By Peter Anthony – Numismatic Guaranty Corporation….
With more than 600 different Panda coins and many other varieties, Chinese coins tempt collectors of all levels.
Pandas, Pandas, Pandas! Images and symbols of Pandas are all around us. You can drive a Panda car or get money at a Panda Bank. There are Panda pots and pans, a chain of Panda restaurants, a Panda telecommunications company, a Panda TV show, a chain of Panda kitchen and bath stores, Panda security software, Panda florists, Panda cabinets, a type of fiber optic (Panda = polarization-maintaining and absorption-reducing), countless Panda toys and Panda movies. There is Panda diplomacy. The Panda is also the symbol of the World Wildlife Federation.
So with all that love Panda coins must have been an instant hit, right? Hardly! Back in the early 1980s the China Mint decided to create a Chinese gold bullion coin series to compete in international gold markets with the Krugerrand and Maple Leaf (there were no Eagles yet). Several themes and many outstanding potential designs were considered. Happily, the Mint wisely chose a delightful drawing of a seated Panda by Mr. Chen Jian for the first coins.
The first .999 fine gold Pandas were released in mid-1982. They came in four sizes: 1 oz., 1/2 oz., 1/4 oz. and 1/10 oz. Minting the coins was only half the task. Who would sell them to the public? In the USA, several New York dealers turned down the opportunity to distribute the new coins. One reportedly dismissed the new coins with, “Panda, who would buy a Panda?” A USA distributor was found but the company turned out to be an ineffective marketer of the coins.
Then along came Martin Weiss. Mr. Weiss had both an interest in gold, a remarkable instinct for marketing and publicity and the integrity to establish lasting relationships throughout the coin industry.
Mr. Weiss recognized that the image of a seated Panda peacefully munching on bamboo shoots would enchant buyers. Although he wasn’t (yet!) an official distributor, he began to aggressively buy, sell, advertise and promote Pandas. The China Mint noticed how many coins Weiss was selling and gave his new company, Panda America, an official distributorship. Panda America soon became the largest Panda distributor in the world.
Sales exploded and so did prices. For a coin with just $300-$400 of gold in it, one ounce Pandas traded hands at $4,000. Despite a weak gold market, competition for the new issue was fierce. This frenzy established that a Panda could have numismatic value beyond its bullion content. By the way, Martin Weiss turned out to be farsighted in other respects, as well. He recognized the benefits that graded coins bring to the world of coins and became an early and enthusiastic supporter of NGC.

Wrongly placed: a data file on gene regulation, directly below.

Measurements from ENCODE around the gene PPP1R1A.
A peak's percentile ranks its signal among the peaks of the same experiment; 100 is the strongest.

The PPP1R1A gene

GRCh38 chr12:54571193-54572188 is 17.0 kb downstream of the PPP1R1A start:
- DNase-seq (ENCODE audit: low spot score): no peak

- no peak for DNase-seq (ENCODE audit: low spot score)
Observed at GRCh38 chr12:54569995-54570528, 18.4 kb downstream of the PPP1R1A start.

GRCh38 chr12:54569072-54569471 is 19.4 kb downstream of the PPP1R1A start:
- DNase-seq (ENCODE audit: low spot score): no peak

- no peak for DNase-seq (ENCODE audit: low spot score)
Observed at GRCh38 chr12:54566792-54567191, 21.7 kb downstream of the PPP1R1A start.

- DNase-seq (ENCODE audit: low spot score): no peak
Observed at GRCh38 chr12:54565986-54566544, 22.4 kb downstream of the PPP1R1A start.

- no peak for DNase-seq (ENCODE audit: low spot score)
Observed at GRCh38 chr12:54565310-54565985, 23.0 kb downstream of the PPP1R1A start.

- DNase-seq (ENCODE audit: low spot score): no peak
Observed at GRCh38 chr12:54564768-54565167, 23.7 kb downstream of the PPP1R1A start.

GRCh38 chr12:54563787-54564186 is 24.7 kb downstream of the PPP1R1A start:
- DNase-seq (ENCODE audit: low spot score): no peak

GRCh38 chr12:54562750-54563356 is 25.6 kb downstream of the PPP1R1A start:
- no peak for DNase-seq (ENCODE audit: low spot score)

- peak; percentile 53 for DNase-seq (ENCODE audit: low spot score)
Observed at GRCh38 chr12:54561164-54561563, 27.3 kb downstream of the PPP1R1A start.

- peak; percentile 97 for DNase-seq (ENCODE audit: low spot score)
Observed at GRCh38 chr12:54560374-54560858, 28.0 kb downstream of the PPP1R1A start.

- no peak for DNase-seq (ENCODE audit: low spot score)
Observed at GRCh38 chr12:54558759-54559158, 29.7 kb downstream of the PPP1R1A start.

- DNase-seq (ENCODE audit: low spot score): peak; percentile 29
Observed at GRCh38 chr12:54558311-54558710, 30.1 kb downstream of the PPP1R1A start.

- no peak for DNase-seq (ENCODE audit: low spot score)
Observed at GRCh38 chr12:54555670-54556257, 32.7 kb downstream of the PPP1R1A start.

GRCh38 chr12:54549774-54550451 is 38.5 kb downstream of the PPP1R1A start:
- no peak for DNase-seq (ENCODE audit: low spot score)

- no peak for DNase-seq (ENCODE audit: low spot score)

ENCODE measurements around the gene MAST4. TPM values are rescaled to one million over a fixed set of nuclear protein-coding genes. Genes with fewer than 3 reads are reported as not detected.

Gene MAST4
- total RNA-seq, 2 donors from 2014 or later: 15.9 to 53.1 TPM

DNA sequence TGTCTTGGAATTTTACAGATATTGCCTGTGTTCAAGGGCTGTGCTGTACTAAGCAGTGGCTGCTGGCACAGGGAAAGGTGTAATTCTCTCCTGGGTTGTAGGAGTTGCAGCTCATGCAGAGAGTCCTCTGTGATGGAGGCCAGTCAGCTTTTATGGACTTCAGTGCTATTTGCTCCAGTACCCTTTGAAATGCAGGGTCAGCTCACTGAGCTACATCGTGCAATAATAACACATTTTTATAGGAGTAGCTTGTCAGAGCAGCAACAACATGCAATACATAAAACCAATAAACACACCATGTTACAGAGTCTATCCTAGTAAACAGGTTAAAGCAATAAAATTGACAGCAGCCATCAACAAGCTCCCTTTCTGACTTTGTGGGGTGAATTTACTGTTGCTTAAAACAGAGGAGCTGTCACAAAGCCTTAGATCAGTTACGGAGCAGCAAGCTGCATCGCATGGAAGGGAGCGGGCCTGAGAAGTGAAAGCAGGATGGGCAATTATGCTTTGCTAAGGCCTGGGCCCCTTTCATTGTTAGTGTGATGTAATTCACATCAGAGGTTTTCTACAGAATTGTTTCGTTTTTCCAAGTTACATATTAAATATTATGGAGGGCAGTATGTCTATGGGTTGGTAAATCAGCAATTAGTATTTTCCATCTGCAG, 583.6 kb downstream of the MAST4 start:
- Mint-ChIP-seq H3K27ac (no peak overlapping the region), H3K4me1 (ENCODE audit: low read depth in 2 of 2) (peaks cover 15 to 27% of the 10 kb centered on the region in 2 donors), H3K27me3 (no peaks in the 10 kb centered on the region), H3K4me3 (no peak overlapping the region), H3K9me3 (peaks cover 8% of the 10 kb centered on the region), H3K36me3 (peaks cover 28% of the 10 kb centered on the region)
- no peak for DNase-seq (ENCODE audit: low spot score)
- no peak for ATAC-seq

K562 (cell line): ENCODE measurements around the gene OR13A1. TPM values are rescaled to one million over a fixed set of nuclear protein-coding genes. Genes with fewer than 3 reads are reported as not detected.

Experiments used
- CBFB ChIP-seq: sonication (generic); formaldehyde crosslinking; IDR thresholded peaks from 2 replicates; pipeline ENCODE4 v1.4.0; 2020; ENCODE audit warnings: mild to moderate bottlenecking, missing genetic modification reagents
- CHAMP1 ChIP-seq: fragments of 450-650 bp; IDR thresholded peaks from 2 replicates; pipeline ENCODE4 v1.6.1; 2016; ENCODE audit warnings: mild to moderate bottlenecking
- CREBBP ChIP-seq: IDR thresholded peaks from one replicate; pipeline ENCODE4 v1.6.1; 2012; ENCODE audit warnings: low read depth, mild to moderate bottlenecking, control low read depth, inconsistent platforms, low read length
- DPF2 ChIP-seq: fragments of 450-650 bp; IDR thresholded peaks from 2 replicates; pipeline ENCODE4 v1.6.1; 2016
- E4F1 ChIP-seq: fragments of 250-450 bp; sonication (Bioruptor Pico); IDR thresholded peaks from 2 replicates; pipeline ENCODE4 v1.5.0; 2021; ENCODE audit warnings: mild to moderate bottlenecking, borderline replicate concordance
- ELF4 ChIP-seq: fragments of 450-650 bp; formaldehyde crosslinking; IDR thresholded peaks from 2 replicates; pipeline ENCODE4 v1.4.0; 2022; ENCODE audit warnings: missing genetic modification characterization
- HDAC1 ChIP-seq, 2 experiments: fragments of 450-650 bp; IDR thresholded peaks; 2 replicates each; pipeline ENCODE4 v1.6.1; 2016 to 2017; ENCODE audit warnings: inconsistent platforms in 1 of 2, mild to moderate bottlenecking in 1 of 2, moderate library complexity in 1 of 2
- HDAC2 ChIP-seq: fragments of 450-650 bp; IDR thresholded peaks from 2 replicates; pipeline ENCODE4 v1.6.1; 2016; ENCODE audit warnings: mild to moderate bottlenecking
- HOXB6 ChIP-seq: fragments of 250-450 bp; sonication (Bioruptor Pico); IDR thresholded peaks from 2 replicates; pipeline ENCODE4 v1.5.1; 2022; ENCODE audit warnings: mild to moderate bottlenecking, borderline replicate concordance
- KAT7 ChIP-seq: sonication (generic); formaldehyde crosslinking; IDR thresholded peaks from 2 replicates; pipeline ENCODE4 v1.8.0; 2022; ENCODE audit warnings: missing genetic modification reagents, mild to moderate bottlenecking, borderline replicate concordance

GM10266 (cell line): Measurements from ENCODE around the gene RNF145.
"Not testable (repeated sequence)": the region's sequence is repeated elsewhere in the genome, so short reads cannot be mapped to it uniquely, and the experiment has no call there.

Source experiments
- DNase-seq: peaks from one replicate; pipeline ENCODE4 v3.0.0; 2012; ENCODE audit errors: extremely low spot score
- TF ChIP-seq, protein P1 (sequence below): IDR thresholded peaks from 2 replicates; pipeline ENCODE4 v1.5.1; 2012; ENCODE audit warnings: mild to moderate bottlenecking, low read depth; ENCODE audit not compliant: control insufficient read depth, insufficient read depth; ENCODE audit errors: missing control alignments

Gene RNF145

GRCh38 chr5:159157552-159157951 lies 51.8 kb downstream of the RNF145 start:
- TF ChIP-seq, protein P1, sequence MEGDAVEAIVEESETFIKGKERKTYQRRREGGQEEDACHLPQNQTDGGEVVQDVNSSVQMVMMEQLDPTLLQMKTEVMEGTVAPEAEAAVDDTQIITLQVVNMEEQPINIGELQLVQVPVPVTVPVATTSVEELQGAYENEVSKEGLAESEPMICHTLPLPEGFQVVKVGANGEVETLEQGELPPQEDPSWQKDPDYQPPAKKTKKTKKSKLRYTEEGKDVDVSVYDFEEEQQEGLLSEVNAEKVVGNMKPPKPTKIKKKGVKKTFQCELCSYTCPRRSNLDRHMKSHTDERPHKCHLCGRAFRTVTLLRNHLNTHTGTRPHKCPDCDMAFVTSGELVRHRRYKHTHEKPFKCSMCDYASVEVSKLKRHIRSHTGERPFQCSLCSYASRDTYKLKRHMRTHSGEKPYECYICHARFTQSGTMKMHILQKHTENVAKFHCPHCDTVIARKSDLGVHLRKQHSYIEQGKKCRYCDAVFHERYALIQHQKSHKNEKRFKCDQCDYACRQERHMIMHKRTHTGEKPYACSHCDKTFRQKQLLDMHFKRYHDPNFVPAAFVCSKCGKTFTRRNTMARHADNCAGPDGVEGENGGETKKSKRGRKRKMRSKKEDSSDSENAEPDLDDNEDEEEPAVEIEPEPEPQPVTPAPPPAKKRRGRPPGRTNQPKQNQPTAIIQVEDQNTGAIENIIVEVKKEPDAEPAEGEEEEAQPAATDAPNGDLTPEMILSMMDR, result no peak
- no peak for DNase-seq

The Panda series has gone from a 1982 mintage of 12,000 for the 1 oz. to an authorized mintage of 1,000,000 in 2014. There are more than 600 different coins plus many varieties to tempt collectors. The range of prices allows collectors at all levels to own the coins. Pandas can be bought for little more than the price of an ounce of silver to more than $1 million. The market for Pandas has certainly grown, but it still rests on the same love for Pandas and Panda coins that launched the series more than 30 years ago.
Peter Anthony is an expert on Chinese modern coins with a particular focus on Panda coins. He is an analyst for the NGC Chinese Modern Coin Price Guide as well as a consultant on Chinese modern coins.
Thank you for a very nice article. I am curious about what Mr. Anthony thinks of the new Chinese silver commemorative on Franco-Chinese diplomatic relations that has a mintage of 10,000. I have read that is the lowest for any recent commemorative issue, but the retail price of $220-300 seems high to me. Do you think the coin has good potential to rise in value in the future, and why are such coins initially priced that high?